Optimism Is Off the Charts, and American Consumers Unfazed by Political Turmoil

Dan Celia,
It’s been a very long time since I’ve been so optimistic about what is happening in the economy. The latest optimism index dispels all notions of a looming recession. We are living in an economy with business owners feeling very grateful for significant tax relief, so confident that they are set to move forward with business growth plans, all while creating even more plans to raise compensation.

This sentiment abounds and gets even better when we consider the most recent jobs report, fueling only more excitement into this already strong economy. We witnessed not just great but astonishing numbers, and we can give credit to this pro-business administration. An amazing 266,000 jobs added and the unemployment rate down to a 50-year low are major wins for America and American workers.

The latest optimism index also posted the highest month-over-month gains since May 2018, rising 2.3 points to 104.7 for the month of November. This is exceptional optimism. The reading was bolstered by 7 of the 10 components improving. Owners reported it is a good time to expand, increasing by 6%, and those expecting better business conditions increased 3 points. The NFIB uncertainty index fell 6 points. That may be one of the most important aspects, adding a four-point drop in a revised October number. It’s the lowest since May 2018, and this historical run defies expectations of many, but it is amazing as we continue to see small businesses thrive.

NFIB chief economist William Dunkelberg says this about the optimism: “Owners are aggressively moving forward with their business plans, proving that when they’re given relief from the government, they put their money where their mouth is, and they invest, hire and increase wages.” Owners are most closely focused on issues that directly impact their business, including the real significant tax relief they were given two years ago, and they’re anxious to see this relief made permanent. By the way, 30% of small business owners reported raising compensation, and 26% planned to do so in the upcoming months. This is the highest level since December 1989, and we owe it all to the Trump administration.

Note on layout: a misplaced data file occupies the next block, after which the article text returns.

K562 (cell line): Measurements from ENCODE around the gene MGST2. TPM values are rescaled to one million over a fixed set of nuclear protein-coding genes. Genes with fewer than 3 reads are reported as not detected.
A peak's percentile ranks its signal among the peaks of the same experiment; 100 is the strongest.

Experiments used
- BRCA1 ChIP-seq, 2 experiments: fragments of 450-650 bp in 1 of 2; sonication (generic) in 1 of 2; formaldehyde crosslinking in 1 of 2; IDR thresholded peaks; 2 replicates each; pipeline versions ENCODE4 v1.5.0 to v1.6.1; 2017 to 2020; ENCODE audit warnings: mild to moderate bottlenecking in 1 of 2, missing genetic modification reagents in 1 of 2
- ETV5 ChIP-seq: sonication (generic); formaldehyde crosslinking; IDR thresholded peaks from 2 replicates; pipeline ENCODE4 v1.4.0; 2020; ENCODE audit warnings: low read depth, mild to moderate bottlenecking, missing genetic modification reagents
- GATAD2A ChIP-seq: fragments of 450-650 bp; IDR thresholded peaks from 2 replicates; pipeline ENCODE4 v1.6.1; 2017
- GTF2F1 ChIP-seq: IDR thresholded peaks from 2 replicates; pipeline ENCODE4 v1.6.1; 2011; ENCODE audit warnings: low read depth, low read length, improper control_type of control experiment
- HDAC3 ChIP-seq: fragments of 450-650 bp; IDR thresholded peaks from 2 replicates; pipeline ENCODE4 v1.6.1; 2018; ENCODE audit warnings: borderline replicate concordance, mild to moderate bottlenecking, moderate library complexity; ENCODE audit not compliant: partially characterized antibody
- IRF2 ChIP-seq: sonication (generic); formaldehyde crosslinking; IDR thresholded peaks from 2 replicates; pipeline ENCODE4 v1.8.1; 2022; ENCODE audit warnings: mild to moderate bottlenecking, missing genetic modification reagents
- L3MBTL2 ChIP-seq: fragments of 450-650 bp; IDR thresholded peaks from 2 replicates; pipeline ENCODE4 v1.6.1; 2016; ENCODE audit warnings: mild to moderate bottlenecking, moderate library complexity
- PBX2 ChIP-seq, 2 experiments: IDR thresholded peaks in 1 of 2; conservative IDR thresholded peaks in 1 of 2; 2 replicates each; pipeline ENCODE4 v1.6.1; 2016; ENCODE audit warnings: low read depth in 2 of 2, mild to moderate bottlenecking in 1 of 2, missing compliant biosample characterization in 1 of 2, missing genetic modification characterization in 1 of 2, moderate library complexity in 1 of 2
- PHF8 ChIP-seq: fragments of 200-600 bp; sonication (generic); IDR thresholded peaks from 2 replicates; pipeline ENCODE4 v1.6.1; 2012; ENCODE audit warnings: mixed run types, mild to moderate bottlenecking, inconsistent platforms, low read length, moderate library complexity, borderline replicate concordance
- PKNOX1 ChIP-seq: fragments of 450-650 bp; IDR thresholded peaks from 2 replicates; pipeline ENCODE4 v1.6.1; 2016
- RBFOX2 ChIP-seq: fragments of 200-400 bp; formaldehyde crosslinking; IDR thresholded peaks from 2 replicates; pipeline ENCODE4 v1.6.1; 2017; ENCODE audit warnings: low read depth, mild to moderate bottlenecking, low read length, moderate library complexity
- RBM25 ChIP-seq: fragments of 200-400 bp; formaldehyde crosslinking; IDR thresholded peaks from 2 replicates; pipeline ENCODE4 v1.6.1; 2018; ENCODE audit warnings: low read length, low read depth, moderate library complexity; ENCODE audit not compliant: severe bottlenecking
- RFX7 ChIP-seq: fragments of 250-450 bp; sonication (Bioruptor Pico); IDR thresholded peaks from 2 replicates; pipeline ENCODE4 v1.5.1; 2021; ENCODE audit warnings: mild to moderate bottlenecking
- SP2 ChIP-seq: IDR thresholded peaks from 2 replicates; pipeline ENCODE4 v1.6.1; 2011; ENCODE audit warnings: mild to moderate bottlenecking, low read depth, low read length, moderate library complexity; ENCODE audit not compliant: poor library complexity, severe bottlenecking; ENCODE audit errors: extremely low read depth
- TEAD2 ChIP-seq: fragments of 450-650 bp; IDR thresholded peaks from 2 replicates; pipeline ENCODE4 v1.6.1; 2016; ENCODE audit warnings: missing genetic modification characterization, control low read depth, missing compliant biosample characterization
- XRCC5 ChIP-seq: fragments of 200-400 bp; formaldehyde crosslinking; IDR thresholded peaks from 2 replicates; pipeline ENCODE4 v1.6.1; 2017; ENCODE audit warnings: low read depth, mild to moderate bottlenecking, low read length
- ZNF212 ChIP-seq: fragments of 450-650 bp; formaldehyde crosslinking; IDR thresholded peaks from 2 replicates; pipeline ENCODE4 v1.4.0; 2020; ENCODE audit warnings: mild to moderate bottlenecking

Thanks to this administration, we can proceed with a great deal of certainty that President Trump will remain strong in his pursuit of ‘America-first’ policies. As evidence, Fox Business recently boasted this exciting headline: “Dow gains 10,000th point since Trump’s election.” In fact, Fox went on: “The stock market has been unstoppable under the influence of President Trump.”

Maybe this isn’t a question anyone is asking, but I’ll ask it: Are Americans worried about impeachment? The most recent consumer confidence reading could actually lead Americans to spend more money—not less. Frankly, I don’t think most Americans have been spending any time worrying about impeachment—they’ve seen it for what it is.

The American consumer, better than anyone else, has the ability to hang in and be strong and tough during long economic expansion. After the dip of recent months—it didn’t matter; even the dips over the past two years—it didn’t matter.

Many experts were concerned that the U.S. trade war would cause concerns with consumer confidence. But here’s the deal—nobody has their ear to the street better than consumers. These are the people who are actually working for a living every day. They see their wages go up. They have seen opportunities for jobs they haven’t seen in 15 years. They understand what this administration has done.

The University of Michigan consumer sentiment surveys have gotten better and better. As a matter of fact, since 2017, in 30 of the past 35 months, the sentiment number was 95 or higher. We haven’t seen that kind of optimism since the ’90s and President Clinton.

I’ve been saying for a long time that consumer confidence and consumer sentiment are absolutely amazing, and it is exactly what will continue to drive this economy for the rest of this year. And it will take a fairly dramatic change in some of the economic numbers for that to start to turn negative.

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